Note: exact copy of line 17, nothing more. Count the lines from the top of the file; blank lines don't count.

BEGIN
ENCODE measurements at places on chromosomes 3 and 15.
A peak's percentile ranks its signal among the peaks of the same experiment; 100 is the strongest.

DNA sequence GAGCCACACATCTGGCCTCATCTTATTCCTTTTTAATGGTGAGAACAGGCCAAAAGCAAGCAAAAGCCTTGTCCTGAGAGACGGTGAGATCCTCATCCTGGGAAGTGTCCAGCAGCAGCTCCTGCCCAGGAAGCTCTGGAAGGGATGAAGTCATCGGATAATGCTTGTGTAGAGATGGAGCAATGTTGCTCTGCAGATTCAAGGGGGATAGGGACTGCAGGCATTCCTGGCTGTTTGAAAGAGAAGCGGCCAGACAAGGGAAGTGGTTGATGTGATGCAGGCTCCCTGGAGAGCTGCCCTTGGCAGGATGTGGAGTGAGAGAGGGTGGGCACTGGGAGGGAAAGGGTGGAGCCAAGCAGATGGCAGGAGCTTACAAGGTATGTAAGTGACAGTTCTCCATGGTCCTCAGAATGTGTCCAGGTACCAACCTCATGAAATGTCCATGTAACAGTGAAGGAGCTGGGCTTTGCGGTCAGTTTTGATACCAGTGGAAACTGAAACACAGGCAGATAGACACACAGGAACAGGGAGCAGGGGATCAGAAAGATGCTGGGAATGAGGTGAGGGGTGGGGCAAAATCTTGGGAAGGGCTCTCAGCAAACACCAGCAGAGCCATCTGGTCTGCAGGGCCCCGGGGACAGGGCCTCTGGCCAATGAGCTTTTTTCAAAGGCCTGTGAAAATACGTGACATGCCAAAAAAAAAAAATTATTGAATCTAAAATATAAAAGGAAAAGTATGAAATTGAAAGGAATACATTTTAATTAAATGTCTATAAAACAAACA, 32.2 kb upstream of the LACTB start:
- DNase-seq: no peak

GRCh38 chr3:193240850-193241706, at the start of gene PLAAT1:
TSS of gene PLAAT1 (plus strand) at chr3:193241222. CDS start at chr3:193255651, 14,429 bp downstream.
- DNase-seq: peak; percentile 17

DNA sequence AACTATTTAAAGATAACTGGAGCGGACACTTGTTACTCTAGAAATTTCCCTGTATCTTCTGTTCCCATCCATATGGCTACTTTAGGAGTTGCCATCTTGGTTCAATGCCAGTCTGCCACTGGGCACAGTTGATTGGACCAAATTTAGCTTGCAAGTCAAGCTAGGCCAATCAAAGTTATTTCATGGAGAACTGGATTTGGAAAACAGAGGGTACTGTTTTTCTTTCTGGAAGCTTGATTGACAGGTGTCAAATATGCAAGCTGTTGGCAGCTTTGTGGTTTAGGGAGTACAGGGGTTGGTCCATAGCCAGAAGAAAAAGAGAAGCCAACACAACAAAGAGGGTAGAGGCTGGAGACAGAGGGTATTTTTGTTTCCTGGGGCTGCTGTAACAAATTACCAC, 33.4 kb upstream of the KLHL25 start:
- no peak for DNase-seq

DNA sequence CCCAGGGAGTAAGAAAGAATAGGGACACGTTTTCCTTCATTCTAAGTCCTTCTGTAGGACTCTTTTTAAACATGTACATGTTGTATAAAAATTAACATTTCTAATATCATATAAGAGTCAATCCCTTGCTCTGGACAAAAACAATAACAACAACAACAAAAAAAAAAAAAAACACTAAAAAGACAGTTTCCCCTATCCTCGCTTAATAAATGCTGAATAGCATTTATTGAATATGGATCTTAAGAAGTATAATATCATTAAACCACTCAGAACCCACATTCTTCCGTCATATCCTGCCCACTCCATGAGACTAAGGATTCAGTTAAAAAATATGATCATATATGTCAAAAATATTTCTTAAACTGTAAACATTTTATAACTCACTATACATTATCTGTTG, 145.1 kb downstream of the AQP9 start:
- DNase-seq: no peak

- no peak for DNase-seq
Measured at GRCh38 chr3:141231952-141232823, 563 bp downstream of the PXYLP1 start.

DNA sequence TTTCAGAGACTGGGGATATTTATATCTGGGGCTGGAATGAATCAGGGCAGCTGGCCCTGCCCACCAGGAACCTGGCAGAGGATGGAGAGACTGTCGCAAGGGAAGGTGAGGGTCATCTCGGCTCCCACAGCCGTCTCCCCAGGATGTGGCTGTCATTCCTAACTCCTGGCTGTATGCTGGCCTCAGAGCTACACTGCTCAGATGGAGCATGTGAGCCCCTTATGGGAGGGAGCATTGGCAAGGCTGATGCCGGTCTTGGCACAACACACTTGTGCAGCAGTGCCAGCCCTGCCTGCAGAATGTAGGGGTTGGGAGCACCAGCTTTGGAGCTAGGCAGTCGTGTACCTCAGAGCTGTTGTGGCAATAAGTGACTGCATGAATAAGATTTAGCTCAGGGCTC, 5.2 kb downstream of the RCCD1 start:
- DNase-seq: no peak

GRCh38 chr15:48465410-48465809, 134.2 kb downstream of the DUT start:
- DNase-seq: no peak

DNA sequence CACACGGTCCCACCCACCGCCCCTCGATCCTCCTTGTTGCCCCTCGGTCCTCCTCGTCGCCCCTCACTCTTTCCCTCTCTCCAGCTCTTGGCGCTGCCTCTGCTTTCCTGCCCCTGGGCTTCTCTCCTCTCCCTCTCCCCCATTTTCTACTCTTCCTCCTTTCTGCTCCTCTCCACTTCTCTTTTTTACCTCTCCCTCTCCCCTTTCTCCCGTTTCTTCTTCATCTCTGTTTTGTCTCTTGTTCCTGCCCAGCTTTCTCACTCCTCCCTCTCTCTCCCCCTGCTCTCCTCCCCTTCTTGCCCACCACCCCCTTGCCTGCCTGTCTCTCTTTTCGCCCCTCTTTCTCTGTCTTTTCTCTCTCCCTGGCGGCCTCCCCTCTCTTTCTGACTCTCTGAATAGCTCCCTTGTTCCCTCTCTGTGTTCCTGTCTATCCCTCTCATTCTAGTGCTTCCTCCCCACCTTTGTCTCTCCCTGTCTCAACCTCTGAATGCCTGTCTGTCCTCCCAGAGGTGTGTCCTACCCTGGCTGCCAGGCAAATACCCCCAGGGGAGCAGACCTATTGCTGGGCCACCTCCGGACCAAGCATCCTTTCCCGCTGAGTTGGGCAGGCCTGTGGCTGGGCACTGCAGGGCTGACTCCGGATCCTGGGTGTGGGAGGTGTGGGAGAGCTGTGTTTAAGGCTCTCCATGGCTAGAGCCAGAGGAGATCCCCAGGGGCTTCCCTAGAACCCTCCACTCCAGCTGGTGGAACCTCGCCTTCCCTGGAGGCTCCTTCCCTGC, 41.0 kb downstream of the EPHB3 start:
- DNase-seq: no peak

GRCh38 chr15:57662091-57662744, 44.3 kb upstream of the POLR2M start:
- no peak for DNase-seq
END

- DNase-seq: no peak